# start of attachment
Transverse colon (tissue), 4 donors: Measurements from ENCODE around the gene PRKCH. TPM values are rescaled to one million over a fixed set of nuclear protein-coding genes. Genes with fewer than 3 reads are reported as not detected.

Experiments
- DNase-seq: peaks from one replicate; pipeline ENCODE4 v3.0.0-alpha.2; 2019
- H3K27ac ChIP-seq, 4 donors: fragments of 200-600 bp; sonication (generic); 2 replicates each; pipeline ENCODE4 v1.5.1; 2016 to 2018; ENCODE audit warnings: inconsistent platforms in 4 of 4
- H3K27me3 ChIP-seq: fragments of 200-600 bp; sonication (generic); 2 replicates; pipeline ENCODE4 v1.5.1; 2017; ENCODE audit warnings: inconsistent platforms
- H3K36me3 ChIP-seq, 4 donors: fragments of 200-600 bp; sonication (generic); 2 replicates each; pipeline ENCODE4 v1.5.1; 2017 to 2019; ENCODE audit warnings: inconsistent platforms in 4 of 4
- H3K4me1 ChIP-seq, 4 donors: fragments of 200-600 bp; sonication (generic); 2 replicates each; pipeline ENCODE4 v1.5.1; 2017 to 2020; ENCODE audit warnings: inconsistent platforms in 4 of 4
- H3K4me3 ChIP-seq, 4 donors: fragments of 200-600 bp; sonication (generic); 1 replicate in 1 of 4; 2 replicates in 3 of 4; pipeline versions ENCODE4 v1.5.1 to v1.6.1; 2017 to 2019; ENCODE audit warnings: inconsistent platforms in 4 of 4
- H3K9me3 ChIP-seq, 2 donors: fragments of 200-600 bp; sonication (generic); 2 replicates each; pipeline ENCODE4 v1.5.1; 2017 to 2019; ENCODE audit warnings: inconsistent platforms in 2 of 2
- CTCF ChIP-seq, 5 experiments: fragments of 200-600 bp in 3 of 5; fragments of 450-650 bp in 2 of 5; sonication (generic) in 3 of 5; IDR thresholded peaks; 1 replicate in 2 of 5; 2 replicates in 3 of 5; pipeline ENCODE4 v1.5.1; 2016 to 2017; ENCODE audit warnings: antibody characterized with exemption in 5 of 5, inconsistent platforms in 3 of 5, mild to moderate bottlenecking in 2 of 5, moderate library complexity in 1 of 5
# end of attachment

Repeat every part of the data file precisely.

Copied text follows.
Transverse colon (tissue), 4 donors: Measurements from ENCODE around the gene PRKCH. TPM values are rescaled to one million over a fixed set of nuclear protein-coding genes. Genes with fewer than 3 reads are reported as not detected.

Experiments
- DNase-seq: peaks from one replicate; pipeline ENCODE4 v3.0.0-alpha.2; 2019
- H3K27ac ChIP-seq, 4 donors: fragments of 200-600 bp; sonication (generic); 2 replicates each; pipeline ENCODE4 v1.5.1; 2016 to 2018; ENCODE audit warnings: inconsistent platforms in 4 of 4
- H3K27me3 ChIP-seq: fragments of 200-600 bp; sonication (generic); 2 replicates; pipeline ENCODE4 v1.5.1; 2017; ENCODE audit warnings: inconsistent platforms
- H3K36me3 ChIP-seq, 4 donors: fragments of 200-600 bp; sonication (generic); 2 replicates each; pipeline ENCODE4 v1.5.1; 2017 to 2019; ENCODE audit warnings: inconsistent platforms in 4 of 4
- H3K4me1 ChIP-seq, 4 donors: fragments of 200-600 bp; sonication (generic); 2 replicates each; pipeline ENCODE4 v1.5.1; 2017 to 2020; ENCODE audit warnings: inconsistent platforms in 4 of 4
- H3K4me3 ChIP-seq, 4 donors: fragments of 200-600 bp; sonication (generic); 1 replicate in 1 of 4; 2 replicates in 3 of 4; pipeline versions ENCODE4 v1.5.1 to v1.6.1; 2017 to 2019; ENCODE audit warnings: inconsistent platforms in 4 of 4
- H3K9me3 ChIP-seq, 2 donors: fragments of 200-600 bp; sonication (generic); 2 replicates each; pipeline ENCODE4 v1.5.1; 2017 to 2019; ENCODE audit warnings: inconsistent platforms in 2 of 2
- CTCF ChIP-seq, 5 experiments: fragments of 200-600 bp in 3 of 5; fragments of 450-650 bp in 2 of 5; sonication (generic) in 3 of 5; IDR thresholded peaks; 1 replicate in 2 of 5; 2 replicates in 3 of 5; pipeline ENCODE4 v1.5.1; 2016 to 2017; ENCODE audit warnings: antibody characterized with exemption in 5 of 5, inconsistent platforms in 3 of 5, mild to moderate bottlenecking in 2 of 5, moderate library complexity in 1 of 5